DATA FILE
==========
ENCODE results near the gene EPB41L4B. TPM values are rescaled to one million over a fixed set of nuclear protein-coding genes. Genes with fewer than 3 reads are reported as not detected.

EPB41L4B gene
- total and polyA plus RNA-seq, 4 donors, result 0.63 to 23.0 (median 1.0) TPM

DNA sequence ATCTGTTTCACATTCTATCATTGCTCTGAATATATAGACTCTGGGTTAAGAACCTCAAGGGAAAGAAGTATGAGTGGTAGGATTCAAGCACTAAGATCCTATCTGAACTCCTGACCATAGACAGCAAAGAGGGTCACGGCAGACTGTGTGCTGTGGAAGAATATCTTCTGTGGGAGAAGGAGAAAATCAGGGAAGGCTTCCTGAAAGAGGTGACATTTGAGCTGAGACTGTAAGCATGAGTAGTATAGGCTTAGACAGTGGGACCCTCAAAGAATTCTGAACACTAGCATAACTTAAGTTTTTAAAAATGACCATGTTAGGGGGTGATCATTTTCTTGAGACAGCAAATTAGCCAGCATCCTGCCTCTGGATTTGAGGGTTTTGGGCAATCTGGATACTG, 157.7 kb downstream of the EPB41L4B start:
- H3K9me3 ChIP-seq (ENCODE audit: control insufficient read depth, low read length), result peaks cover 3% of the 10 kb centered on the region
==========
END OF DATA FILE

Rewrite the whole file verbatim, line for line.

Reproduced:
ENCODE results near the gene EPB41L4B. TPM values are rescaled to one million over a fixed set of nuclear protein-coding genes. Genes with fewer than 3 reads are reported as not detected.

EPB41L4B gene
- total and polyA plus RNA-seq, 4 donors, result 0.63 to 23.0 (median 1.0) TPM

DNA sequence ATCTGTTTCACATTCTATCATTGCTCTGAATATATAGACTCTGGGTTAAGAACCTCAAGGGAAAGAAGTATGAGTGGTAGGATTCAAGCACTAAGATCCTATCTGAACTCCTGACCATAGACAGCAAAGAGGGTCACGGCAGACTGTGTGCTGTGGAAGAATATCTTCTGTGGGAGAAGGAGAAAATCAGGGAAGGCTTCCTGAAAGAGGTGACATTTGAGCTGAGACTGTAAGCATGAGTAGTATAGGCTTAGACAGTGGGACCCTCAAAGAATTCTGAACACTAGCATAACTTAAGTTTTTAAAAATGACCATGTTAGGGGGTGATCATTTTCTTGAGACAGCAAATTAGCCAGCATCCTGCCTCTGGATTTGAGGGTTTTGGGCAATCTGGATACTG, 157.7 kb downstream of the EPB41L4B start:
- H3K9me3 ChIP-seq (ENCODE audit: control insufficient read depth, low read length), result peaks cover 3% of the 10 kb centered on the region